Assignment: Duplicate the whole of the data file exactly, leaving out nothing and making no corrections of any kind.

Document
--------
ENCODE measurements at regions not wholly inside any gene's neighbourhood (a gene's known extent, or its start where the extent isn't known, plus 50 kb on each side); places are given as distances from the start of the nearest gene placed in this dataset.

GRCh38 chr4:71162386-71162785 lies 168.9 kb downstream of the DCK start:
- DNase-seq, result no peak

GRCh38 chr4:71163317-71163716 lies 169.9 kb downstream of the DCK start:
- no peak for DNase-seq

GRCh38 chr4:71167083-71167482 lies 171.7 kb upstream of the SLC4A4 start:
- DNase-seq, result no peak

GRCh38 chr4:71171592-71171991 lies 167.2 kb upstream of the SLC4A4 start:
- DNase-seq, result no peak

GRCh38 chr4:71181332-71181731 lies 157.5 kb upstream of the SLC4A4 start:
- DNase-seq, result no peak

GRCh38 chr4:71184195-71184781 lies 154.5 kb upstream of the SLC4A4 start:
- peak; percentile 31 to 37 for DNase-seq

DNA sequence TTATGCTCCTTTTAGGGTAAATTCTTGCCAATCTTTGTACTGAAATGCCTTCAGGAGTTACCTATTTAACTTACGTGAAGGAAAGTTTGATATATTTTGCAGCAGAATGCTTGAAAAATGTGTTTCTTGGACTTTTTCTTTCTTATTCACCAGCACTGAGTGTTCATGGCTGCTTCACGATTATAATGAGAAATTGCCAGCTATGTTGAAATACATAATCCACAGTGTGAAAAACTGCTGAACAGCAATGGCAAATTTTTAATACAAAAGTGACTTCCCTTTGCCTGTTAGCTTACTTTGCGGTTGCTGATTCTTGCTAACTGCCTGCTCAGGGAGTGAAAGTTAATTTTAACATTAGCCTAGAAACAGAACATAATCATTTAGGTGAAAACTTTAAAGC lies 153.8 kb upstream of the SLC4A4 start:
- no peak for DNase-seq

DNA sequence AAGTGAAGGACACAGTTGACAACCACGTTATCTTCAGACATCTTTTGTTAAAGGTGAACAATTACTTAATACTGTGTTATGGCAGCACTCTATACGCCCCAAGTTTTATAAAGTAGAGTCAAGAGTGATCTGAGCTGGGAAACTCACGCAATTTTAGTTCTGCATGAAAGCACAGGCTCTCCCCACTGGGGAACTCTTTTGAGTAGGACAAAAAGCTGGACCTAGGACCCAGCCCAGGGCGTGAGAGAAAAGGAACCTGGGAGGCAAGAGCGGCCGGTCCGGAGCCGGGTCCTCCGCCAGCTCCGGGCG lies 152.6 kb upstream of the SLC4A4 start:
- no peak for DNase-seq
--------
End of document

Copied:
ENCODE measurements at regions not wholly inside any gene's neighbourhood (a gene's known extent, or its start where the extent isn't known, plus 50 kb on each side); places are given as distances from the start of the nearest gene placed in this dataset.

GRCh38 chr4:71162386-71162785 lies 168.9 kb downstream of the DCK start:
- DNase-seq, result no peak

GRCh38 chr4:71163317-71163716 lies 169.9 kb downstream of the DCK start:
- no peak for DNase-seq

GRCh38 chr4:71167083-71167482 lies 171.7 kb upstream of the SLC4A4 start:
- DNase-seq, result no peak

GRCh38 chr4:71171592-71171991 lies 167.2 kb upstream of the SLC4A4 start:
- DNase-seq, result no peak

GRCh38 chr4:71181332-71181731 lies 157.5 kb upstream of the SLC4A4 start:
- DNase-seq, result no peak

GRCh38 chr4:71184195-71184781 lies 154.5 kb upstream of the SLC4A4 start:
- peak; percentile 31 to 37 for DNase-seq

DNA sequence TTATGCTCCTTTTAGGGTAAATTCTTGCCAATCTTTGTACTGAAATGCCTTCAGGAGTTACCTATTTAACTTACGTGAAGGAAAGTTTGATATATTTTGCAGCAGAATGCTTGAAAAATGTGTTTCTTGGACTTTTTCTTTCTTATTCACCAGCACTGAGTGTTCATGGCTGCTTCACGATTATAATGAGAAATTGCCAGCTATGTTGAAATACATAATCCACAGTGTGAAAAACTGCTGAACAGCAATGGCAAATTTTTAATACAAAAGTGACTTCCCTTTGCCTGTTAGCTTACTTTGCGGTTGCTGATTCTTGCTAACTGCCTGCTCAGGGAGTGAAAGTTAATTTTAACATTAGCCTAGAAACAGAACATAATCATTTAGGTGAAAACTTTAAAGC lies 153.8 kb upstream of the SLC4A4 start:
- no peak for DNase-seq

DNA sequence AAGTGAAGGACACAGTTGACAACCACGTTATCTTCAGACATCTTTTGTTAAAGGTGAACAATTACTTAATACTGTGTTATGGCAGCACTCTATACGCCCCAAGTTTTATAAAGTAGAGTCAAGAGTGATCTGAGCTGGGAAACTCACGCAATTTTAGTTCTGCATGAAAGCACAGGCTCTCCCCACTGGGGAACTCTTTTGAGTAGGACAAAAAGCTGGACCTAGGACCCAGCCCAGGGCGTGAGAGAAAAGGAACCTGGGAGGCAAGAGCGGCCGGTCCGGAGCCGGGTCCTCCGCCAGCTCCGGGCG lies 152.6 kb upstream of the SLC4A4 start:
- no peak for DNase-seq